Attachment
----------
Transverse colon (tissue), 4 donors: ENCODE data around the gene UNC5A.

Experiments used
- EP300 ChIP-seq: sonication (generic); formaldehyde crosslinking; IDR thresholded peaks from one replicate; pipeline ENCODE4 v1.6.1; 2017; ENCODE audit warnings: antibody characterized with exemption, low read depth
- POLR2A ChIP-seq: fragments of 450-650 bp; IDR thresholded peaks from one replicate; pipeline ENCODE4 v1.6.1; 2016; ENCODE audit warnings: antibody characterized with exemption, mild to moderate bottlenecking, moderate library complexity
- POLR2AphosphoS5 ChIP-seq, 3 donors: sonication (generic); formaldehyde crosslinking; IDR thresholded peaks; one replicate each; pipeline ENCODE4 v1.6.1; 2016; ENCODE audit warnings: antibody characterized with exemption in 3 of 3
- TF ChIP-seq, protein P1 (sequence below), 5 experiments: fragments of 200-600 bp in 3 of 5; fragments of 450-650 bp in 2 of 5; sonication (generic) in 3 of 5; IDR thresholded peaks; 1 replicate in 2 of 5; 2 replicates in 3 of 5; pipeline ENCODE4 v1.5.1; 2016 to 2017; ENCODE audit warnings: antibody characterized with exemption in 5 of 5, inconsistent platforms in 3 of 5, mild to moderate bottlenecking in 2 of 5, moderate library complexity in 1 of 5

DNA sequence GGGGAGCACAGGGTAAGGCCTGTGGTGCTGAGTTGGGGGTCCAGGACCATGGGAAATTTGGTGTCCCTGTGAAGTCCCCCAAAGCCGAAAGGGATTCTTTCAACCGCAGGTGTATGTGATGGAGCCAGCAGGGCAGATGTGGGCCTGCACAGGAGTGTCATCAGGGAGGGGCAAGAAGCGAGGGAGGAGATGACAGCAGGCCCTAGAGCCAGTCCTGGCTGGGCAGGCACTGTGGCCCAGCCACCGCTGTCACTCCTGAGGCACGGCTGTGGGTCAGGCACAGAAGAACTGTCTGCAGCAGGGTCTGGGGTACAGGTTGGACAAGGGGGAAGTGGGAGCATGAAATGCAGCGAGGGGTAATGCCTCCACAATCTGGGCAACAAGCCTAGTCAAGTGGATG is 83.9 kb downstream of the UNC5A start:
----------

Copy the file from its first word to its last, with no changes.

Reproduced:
Transverse colon (tissue), 4 donors: ENCODE data around the gene UNC5A.

Experiments used
- EP300 ChIP-seq: sonication (generic); formaldehyde crosslinking; IDR thresholded peaks from one replicate; pipeline ENCODE4 v1.6.1; 2017; ENCODE audit warnings: antibody characterized with exemption, low read depth
- POLR2A ChIP-seq: fragments of 450-650 bp; IDR thresholded peaks from one replicate; pipeline ENCODE4 v1.6.1; 2016; ENCODE audit warnings: antibody characterized with exemption, mild to moderate bottlenecking, moderate library complexity
- POLR2AphosphoS5 ChIP-seq, 3 donors: sonication (generic); formaldehyde crosslinking; IDR thresholded peaks; one replicate each; pipeline ENCODE4 v1.6.1; 2016; ENCODE audit warnings: antibody characterized with exemption in 3 of 3
- TF ChIP-seq, protein P1 (sequence below), 5 experiments: fragments of 200-600 bp in 3 of 5; fragments of 450-650 bp in 2 of 5; sonication (generic) in 3 of 5; IDR thresholded peaks; 1 replicate in 2 of 5; 2 replicates in 3 of 5; pipeline ENCODE4 v1.5.1; 2016 to 2017; ENCODE audit warnings: antibody characterized with exemption in 5 of 5, inconsistent platforms in 3 of 5, mild to moderate bottlenecking in 2 of 5, moderate library complexity in 1 of 5

DNA sequence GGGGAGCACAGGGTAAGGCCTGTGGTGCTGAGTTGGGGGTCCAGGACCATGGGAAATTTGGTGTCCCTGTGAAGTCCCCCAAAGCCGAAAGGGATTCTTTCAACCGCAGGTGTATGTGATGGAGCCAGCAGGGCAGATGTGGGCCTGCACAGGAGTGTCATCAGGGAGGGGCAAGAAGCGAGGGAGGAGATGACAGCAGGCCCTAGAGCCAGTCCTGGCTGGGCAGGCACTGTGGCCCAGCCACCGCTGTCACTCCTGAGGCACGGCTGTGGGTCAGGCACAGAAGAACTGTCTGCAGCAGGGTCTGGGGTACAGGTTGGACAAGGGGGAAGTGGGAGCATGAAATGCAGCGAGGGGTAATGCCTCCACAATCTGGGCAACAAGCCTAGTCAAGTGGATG is 83.9 kb downstream of the UNC5A start: